What is DBT?
DBT is short for “Dialectical Behavior Therapy.” This is a type of psychotherapy that increases peoples’ ability to live life well. DBT was developed by Marsha Linnehan, PhD, from the University of Washington in Seattle. She wanted to develop a treatment for Borderline Personality Disorder (BPD), a disorder that had proven to be notoriously difficult to treat. As it turns out, DBT is very effective, not only for BPD, but for a wide variety of problems, including depression, eating disorders, substance abuse and “multi-diagnostic, difficult-to-treat” patients. Research studies comparing DBT to standard cognitive behavioral therapy (CBT) or to psychodynamic therapy have shown DBT to be more effective. Clients get better faster and retain gains made. Further, follow-up measures of symptoms conducted at 6, 12 and 18 months post treatment show clients become even more effective/less symptomatic after discharge. Here’s why:
Simply put, DBT teaches people how to live well. It doesn’t matter the diagnosis, or even if there is no diagnosis. If one has a model of strategies and skills to deal effectively with the inevitable stress that is part and parcel to the human experience, one is better equipped to manage their life more effectively. One can learn to create “a life worth living”. Here are some details:
“Full fidelity DBT” includes four component parts: Individual Therapy, Skills Group, Phone Coaching, and Consultation for the therapist.
Individual therapy begins with a comprehensive assessment of the client to identify problems, strengths, history and former treatment. Treatment goals are collaboratively established. We use diary cards to track one’s emotions, problem behaviors, behaviors one wants to develop (e.g. conflict resolution, assertiveness), the skills the person has been using and if they are working. When a problem behavior shows up, we conduct an analysis to identify what is influencing that behavior to occur and what skills and strategies one might use to avoid the problem behavior. Consequently, in future situations one can more easily identify when they are heading toward problem behaviors and how to avoid them.
This is the manner in which various skills and strategies are taught. There are four skills sets: 1) Core Mindfulness; 2) Distress Tolerance; 3) Emotion Regulation and 4) Interpersonal Effectiveness.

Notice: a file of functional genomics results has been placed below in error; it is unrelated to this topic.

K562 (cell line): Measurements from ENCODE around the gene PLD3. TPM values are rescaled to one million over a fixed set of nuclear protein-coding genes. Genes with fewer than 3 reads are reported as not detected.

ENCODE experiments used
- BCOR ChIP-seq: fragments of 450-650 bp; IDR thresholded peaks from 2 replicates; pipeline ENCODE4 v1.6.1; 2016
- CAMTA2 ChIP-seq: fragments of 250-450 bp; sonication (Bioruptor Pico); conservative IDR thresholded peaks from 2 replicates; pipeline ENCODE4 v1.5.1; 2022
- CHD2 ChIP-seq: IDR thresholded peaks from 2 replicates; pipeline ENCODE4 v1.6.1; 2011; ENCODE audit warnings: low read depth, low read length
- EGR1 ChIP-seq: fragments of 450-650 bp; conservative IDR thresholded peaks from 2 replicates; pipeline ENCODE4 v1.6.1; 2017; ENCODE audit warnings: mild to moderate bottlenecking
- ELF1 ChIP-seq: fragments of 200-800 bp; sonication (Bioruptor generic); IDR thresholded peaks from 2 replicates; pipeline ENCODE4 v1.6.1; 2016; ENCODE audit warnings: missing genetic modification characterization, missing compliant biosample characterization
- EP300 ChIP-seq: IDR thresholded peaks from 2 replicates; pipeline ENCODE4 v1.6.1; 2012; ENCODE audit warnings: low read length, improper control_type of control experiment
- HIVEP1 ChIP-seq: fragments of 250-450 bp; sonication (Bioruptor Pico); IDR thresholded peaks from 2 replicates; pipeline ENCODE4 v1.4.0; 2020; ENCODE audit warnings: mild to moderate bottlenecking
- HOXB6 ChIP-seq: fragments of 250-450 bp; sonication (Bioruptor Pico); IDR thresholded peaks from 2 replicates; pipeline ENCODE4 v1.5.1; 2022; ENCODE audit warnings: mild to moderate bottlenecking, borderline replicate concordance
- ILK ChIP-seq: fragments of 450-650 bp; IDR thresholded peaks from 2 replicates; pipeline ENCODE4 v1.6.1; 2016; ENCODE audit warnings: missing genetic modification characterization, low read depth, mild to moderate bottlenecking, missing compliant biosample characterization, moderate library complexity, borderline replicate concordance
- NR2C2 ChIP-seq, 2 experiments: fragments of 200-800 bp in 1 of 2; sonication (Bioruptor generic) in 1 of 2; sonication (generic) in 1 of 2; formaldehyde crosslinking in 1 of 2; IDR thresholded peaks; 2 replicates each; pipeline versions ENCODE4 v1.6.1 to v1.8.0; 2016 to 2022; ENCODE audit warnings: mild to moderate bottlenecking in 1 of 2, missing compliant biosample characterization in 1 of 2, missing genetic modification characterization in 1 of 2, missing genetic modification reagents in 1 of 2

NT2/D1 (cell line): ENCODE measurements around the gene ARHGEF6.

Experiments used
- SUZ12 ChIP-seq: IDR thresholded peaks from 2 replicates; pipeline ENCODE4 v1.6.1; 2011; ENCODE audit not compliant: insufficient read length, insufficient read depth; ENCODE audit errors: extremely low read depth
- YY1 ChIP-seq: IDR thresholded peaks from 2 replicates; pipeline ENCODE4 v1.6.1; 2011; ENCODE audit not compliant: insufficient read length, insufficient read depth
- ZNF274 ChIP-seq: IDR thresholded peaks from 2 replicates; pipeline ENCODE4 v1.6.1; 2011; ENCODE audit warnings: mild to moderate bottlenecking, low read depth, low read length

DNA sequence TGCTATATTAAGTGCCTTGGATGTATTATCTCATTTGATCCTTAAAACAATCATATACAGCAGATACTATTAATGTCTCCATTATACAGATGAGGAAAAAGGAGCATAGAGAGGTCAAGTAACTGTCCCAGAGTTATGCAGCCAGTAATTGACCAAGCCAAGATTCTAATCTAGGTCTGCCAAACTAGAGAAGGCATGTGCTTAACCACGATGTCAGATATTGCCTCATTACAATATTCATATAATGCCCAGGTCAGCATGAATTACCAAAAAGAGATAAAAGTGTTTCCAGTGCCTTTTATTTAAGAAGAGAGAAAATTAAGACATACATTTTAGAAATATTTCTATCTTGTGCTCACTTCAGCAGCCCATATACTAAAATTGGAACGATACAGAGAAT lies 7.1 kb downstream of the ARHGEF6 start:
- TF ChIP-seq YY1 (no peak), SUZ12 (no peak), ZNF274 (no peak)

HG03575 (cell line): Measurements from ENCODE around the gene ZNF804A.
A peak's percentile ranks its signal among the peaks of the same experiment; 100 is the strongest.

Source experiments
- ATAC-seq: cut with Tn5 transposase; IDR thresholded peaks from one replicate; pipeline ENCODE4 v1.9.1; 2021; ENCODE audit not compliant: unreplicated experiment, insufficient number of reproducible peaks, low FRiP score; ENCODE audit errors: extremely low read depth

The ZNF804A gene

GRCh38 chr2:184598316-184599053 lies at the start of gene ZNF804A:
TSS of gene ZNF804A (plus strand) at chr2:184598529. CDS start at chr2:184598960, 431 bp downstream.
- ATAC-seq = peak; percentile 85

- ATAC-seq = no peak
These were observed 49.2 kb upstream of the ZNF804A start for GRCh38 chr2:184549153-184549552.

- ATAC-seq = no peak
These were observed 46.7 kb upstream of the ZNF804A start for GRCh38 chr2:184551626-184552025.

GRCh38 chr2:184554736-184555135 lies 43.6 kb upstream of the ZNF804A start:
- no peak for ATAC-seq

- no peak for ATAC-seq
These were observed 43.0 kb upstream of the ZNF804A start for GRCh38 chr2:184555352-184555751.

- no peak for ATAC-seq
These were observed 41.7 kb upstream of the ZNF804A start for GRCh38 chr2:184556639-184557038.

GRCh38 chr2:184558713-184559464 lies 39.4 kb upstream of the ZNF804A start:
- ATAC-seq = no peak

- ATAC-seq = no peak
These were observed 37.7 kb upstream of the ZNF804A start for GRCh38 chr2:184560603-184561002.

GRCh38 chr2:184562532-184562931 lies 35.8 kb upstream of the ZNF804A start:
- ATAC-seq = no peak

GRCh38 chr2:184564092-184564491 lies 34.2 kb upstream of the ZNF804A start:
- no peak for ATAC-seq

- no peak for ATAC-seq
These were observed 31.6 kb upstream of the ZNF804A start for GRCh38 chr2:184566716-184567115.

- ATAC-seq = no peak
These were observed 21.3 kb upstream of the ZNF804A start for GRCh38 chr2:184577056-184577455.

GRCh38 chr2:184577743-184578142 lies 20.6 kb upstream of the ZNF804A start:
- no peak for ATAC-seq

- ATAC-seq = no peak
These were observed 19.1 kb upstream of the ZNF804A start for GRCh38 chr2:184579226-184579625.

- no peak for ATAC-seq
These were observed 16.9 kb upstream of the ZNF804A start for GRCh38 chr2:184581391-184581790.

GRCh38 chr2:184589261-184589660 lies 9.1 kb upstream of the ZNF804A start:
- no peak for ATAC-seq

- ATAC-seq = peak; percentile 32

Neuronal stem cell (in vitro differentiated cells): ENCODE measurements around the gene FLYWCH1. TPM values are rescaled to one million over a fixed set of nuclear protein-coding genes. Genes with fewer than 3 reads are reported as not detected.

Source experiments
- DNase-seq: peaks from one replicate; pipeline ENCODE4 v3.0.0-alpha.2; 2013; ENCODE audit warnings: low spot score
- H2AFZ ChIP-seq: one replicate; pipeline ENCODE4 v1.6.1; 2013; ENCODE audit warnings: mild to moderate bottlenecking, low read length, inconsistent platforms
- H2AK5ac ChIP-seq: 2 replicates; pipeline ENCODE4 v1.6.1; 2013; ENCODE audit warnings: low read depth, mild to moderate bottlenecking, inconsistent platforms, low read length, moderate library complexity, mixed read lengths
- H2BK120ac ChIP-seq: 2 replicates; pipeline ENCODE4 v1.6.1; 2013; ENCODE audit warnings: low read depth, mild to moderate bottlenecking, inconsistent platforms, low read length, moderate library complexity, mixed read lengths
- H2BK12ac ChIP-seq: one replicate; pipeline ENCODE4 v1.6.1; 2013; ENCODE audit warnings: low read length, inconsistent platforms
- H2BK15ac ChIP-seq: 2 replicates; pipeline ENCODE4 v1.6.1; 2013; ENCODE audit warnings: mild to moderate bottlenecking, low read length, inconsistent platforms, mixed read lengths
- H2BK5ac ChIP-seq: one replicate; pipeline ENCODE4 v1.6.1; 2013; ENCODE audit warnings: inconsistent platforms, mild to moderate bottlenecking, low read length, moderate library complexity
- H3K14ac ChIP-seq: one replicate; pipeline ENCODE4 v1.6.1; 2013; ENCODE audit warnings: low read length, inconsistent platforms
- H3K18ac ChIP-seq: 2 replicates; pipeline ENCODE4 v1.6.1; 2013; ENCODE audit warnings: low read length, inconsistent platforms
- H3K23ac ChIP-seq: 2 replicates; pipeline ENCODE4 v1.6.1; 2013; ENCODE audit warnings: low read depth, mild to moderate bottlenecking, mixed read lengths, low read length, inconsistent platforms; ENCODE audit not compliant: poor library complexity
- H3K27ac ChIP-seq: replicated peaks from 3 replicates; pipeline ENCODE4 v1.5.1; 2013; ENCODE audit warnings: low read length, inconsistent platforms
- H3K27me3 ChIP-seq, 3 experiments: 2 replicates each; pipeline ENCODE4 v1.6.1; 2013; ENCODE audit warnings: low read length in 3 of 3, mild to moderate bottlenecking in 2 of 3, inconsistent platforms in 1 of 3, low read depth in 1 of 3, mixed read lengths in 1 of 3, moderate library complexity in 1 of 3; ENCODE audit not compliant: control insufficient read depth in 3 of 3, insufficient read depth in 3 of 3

Core Mindfulness is a set of ancient skills that help increase awareness, support living in the moment without judgement, to participate fully in the moments of our lives and to respond to situations in service of long-term goals.
Distress Tolerance provides tools to use when one is feeling impulsive or reactive. When we are overwhelmed with intense, usually negative, emotions, we may react in ways that provide some modicum of relief in the short term, but create more problems long term. It’s not very useful to just say “stop that!” unless alternatives are provided. Distress tolerance provides alternative responses that don’t have longer-term problems.
In the DBT model, the heart of the problem, the thing that drives us to react ineffectively, is “emotions run amok”. In other words, our emotions get the better of us. They overwhelm our effective coping skills If we can learn to regulate our emotional world more effectively, we don’t get so easily overwhelmed and are thus less reactive or impulsive. The need for Distress Tolerance diminishes.
Many emotional problems occur in the context of our relationships with others. This module teaches skills in getting your needs met in relationships with others. One learns skills to set limits, ask for change from others, express one’s opinions in a manner others take seriously, resolve conflict and stand up for one’s legitimate rights. Further one learns skills to see others’ point of view, validate their perspective and attempt to find solutions that are “win-win”, where both parties feel their concerns are addressed. Finally, all this is done with another skill set that supports mastery and self-respect.
Especially early in DBT treatment, clients don’t have the skills needed to avoid the problem behaviors in which they engage. It takes time to learn and become proficient at all the skills and strategies that are offered in DBT. So, part of the therapy includes providing phone coaching as needed. When one is having difficulty, they can call their therapist to get advice on skills use in that situation.
In the event of a crisis, defined and suicidal thoughts or impulses one is having difficulty managing or, when one is at risk for engaging in tissue-damaging self-harm (e.g. cutting, burning self), they can call their individual DBT therapist 24/7. The therapist will evaluate for risk and the possible need to hospitalization and will provide crisis coaching to help the client deal with the crisis effectively. If one can’t stay safe, hospitalization is imperative. However, to develop a life worth living, we need to develop the ability to deal with difficulties effectively and become less reliant on, or not need at all, psychiatric hospitalizations to stay safe.
An essential element in DBT therapy is that the therapist is meeting weekly with other DBT therapists to discuss cases and get support for doing this kind of work. We call it “therapy for the therapist”. Sometimes, in this model of therapy, the therapist might get rewarded by clients for veering away from the model of treatment and punished for adhering to it. Weekly consultation helps us stay faithful to the treatment model and provides us the support needed to work with a “higher risk” population. Research on this part of the therapy shows that client drop out rates become much higher when the therapist is not attending a consultation group.
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